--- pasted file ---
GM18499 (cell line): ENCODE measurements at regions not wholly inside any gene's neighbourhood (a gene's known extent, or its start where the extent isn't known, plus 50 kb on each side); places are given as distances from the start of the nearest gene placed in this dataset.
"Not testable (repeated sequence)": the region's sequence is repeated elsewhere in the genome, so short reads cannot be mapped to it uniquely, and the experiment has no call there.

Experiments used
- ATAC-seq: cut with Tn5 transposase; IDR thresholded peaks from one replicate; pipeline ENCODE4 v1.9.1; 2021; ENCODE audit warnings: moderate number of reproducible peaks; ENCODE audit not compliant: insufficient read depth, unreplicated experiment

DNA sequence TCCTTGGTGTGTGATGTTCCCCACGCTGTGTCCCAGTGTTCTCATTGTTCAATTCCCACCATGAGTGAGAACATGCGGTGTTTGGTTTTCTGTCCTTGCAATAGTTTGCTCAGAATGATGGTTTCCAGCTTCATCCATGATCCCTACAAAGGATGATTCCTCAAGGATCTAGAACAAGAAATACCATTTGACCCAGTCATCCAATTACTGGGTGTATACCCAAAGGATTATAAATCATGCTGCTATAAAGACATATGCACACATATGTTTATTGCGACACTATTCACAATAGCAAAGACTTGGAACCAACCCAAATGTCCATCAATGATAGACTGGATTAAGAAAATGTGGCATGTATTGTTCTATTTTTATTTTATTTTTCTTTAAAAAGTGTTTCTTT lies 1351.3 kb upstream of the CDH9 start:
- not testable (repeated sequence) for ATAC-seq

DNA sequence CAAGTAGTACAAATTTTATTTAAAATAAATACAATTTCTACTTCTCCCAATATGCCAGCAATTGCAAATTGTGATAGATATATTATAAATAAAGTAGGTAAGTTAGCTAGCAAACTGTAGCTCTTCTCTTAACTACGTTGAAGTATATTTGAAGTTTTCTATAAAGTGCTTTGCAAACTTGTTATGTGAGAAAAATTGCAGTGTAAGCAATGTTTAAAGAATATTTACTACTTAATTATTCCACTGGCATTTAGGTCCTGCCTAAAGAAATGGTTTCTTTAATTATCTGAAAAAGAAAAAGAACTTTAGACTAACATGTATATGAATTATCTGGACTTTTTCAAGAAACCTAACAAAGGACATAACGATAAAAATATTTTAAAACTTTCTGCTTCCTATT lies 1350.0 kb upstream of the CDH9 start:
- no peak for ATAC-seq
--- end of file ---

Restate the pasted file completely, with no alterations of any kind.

GM18499 (cell line): ENCODE measurements at regions not wholly inside any gene's neighbourhood (a gene's known extent, or its start where the extent isn't known, plus 50 kb on each side); places are given as distances from the start of the nearest gene placed in this dataset.
"Not testable (repeated sequence)": the region's sequence is repeated elsewhere in the genome, so short reads cannot be mapped to it uniquely, and the experiment has no call there.

Experiments used
- ATAC-seq: cut with Tn5 transposase; IDR thresholded peaks from one replicate; pipeline ENCODE4 v1.9.1; 2021; ENCODE audit warnings: moderate number of reproducible peaks; ENCODE audit not compliant: insufficient read depth, unreplicated experiment

DNA sequence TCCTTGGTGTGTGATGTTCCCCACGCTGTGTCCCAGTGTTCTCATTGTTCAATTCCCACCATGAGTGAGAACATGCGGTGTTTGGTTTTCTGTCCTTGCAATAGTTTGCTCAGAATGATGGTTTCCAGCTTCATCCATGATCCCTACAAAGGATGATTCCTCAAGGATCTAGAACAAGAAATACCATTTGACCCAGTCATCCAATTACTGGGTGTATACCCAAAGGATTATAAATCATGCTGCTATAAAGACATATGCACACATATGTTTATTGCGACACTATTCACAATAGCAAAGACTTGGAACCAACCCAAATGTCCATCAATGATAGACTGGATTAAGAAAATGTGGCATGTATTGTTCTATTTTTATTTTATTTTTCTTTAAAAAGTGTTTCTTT lies 1351.3 kb upstream of the CDH9 start:
- not testable (repeated sequence) for ATAC-seq

DNA sequence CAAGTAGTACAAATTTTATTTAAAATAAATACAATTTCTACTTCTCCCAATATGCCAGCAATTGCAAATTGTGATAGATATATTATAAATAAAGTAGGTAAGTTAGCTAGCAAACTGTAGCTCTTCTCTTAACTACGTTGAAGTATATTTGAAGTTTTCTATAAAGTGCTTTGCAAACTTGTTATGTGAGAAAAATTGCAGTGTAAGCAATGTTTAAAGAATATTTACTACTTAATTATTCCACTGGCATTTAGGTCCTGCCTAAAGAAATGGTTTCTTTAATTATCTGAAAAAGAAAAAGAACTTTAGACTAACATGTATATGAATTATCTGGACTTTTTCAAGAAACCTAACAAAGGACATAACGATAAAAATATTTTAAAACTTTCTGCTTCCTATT lies 1350.0 kb upstream of the CDH9 start:
- no peak for ATAC-seq